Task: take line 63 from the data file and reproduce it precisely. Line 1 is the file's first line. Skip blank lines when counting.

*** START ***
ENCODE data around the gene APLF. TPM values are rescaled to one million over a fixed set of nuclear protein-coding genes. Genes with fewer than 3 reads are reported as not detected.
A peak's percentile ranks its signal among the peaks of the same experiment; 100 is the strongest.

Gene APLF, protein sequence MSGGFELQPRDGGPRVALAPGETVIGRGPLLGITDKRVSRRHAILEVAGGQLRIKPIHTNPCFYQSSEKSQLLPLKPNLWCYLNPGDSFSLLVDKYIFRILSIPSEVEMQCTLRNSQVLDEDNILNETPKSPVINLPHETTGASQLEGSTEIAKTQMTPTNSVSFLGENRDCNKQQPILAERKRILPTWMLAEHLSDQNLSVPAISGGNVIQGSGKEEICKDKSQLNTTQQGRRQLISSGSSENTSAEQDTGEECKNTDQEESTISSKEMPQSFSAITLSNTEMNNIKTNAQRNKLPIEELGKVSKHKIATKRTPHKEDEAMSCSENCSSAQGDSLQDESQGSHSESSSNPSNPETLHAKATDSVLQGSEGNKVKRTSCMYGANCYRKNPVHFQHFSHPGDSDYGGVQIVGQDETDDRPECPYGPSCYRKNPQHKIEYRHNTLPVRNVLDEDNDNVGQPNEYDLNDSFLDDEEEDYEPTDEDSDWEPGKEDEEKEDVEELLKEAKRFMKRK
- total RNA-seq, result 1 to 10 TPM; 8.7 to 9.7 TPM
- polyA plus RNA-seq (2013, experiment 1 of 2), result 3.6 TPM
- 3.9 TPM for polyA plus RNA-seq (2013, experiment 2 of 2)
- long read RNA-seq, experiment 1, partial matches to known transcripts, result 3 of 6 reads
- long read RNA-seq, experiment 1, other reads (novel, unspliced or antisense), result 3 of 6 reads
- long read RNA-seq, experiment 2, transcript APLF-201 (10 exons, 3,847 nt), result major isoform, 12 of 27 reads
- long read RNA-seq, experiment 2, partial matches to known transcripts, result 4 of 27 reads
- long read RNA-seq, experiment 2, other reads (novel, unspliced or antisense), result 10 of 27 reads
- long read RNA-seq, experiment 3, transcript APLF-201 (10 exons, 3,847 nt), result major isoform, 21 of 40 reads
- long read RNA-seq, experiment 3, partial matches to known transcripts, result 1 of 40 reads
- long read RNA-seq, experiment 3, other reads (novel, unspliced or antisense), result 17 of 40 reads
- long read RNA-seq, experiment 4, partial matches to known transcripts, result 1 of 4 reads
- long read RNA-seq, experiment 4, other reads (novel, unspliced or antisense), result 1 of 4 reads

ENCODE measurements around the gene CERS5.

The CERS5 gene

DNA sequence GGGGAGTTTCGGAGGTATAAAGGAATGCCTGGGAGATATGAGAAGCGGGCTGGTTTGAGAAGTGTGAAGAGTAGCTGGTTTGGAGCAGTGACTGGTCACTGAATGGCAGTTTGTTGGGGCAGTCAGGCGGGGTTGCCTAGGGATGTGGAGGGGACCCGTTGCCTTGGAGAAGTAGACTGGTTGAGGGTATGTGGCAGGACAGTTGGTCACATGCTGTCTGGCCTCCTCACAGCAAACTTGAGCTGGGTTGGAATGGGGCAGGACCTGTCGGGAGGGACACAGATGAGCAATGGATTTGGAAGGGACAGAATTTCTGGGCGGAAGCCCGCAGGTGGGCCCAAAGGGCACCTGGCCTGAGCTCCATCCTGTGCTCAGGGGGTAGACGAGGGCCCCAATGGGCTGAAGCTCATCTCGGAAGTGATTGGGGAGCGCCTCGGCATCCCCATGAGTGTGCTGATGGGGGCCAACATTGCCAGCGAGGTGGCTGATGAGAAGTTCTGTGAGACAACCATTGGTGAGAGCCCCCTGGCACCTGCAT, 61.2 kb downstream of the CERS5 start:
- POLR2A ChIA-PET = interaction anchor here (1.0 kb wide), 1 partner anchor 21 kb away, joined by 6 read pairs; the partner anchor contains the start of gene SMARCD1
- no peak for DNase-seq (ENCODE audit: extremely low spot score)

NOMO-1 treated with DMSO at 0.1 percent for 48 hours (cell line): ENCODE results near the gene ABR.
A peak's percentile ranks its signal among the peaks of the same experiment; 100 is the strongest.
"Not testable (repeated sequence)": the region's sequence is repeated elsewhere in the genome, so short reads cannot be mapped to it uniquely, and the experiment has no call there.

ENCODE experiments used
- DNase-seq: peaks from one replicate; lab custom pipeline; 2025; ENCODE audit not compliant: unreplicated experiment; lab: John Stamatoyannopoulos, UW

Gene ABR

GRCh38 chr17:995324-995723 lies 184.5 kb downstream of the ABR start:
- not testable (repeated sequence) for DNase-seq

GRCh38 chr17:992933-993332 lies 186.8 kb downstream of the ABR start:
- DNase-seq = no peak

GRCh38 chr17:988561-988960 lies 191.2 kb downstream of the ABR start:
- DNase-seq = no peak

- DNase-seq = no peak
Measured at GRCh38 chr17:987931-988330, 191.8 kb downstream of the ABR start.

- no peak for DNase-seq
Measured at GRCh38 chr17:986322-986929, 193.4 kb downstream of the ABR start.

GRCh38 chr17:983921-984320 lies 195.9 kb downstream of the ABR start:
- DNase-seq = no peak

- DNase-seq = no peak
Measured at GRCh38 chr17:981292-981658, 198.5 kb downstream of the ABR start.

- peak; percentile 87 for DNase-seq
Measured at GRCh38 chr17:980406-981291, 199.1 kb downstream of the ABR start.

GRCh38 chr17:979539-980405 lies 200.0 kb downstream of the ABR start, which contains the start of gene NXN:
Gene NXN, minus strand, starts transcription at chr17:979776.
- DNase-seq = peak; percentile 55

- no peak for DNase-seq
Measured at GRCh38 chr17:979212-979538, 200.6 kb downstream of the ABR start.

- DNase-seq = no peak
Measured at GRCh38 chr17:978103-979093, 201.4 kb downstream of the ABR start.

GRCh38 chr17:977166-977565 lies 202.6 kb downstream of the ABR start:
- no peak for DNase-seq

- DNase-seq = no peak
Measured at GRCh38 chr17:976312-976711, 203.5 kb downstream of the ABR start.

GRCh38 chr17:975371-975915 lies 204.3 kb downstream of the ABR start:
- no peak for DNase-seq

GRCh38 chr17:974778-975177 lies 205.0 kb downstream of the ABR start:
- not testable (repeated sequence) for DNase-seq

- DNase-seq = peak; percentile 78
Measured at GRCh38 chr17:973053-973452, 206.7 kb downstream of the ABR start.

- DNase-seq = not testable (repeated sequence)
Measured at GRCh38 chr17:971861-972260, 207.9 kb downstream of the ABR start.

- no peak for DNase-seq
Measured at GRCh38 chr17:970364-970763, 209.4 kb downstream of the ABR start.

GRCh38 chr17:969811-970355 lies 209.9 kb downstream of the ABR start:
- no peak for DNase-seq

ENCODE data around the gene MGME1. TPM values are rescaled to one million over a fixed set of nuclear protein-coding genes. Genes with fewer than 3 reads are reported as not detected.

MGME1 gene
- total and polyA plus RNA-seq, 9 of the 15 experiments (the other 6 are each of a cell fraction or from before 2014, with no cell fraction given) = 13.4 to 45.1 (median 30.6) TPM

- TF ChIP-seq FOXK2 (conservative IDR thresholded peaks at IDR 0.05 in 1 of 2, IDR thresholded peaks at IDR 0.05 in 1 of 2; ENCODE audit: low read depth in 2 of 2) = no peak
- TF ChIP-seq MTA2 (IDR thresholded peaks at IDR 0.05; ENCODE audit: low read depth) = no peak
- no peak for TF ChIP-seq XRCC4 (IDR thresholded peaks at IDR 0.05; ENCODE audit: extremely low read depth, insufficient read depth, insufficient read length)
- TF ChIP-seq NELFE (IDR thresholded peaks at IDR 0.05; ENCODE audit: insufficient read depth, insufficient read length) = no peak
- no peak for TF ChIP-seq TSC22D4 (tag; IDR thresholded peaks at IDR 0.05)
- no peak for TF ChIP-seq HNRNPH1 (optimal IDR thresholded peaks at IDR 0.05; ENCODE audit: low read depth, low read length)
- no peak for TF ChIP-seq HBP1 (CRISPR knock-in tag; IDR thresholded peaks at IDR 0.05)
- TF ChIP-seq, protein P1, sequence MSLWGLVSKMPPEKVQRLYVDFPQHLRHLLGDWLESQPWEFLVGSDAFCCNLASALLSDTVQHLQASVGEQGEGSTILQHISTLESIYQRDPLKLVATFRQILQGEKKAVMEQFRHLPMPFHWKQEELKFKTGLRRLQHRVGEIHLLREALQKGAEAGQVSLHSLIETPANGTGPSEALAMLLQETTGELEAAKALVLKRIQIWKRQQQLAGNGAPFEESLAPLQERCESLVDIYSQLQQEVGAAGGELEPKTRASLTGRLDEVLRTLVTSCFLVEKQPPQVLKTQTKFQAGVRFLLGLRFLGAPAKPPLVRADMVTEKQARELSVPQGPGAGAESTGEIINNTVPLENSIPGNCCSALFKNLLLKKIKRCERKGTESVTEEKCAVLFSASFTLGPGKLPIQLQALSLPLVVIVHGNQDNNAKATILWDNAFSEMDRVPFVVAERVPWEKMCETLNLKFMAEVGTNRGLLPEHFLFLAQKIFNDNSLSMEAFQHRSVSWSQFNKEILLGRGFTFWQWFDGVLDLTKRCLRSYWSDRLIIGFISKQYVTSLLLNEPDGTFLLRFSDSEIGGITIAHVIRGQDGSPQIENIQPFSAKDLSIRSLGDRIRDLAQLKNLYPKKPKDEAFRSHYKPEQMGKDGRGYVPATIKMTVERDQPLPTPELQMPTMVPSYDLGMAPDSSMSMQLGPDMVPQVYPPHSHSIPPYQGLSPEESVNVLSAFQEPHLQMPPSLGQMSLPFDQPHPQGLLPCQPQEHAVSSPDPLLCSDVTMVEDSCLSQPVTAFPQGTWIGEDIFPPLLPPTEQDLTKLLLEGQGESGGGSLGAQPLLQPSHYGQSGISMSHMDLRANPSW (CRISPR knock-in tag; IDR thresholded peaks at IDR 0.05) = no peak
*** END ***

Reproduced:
- no peak for DNase-seq